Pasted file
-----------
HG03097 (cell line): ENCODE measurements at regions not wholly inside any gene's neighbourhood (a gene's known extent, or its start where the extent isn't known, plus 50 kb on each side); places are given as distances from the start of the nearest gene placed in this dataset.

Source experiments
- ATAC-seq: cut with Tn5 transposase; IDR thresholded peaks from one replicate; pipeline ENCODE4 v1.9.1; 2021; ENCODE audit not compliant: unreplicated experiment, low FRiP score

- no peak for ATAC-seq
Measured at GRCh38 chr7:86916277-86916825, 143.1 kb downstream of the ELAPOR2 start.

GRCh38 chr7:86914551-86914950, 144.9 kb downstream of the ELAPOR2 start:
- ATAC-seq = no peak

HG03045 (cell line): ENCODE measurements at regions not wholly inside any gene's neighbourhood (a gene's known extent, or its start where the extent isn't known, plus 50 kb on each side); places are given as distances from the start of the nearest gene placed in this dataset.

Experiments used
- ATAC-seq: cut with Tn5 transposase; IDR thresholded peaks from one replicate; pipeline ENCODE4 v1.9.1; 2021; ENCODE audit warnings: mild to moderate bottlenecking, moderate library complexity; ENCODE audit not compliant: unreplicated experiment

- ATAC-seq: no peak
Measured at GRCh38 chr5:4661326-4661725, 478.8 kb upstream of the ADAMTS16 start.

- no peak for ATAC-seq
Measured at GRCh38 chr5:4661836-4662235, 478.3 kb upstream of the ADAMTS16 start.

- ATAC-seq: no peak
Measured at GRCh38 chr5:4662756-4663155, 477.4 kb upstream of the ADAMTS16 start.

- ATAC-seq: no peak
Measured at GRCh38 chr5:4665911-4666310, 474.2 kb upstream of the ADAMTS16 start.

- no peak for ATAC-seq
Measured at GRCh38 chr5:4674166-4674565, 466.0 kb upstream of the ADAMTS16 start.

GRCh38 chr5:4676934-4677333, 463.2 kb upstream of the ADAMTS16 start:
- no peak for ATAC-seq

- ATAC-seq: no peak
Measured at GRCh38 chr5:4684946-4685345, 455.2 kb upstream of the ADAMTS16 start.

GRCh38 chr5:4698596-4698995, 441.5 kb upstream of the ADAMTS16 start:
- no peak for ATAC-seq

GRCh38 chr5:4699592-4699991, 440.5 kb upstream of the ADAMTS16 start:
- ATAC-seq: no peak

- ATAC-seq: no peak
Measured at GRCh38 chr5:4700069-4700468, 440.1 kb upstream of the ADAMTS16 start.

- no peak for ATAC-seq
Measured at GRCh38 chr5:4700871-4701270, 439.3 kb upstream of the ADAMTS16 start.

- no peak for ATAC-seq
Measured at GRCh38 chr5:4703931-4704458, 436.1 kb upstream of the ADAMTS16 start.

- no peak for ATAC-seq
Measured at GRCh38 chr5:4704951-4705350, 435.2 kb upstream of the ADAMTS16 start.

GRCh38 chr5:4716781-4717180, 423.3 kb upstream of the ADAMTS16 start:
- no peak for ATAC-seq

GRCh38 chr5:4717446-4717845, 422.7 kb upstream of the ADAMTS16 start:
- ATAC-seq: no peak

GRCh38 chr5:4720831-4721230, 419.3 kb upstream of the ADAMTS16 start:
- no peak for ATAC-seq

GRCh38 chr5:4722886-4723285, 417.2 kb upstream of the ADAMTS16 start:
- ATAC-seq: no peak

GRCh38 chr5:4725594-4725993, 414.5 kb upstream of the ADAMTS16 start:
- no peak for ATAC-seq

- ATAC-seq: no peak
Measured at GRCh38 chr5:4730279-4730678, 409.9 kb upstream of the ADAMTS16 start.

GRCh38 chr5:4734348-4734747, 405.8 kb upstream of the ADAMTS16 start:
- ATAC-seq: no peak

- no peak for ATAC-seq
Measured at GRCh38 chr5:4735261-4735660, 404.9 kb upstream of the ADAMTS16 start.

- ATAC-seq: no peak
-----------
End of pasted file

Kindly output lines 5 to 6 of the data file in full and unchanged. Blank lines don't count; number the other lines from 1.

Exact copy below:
Measured at GRCh38 chr7:86916277-86916825, 143.1 kb downstream of the ELAPOR2 start.

GRCh38 chr7:86914551-86914950, 144.9 kb downstream of the ELAPOR2 start: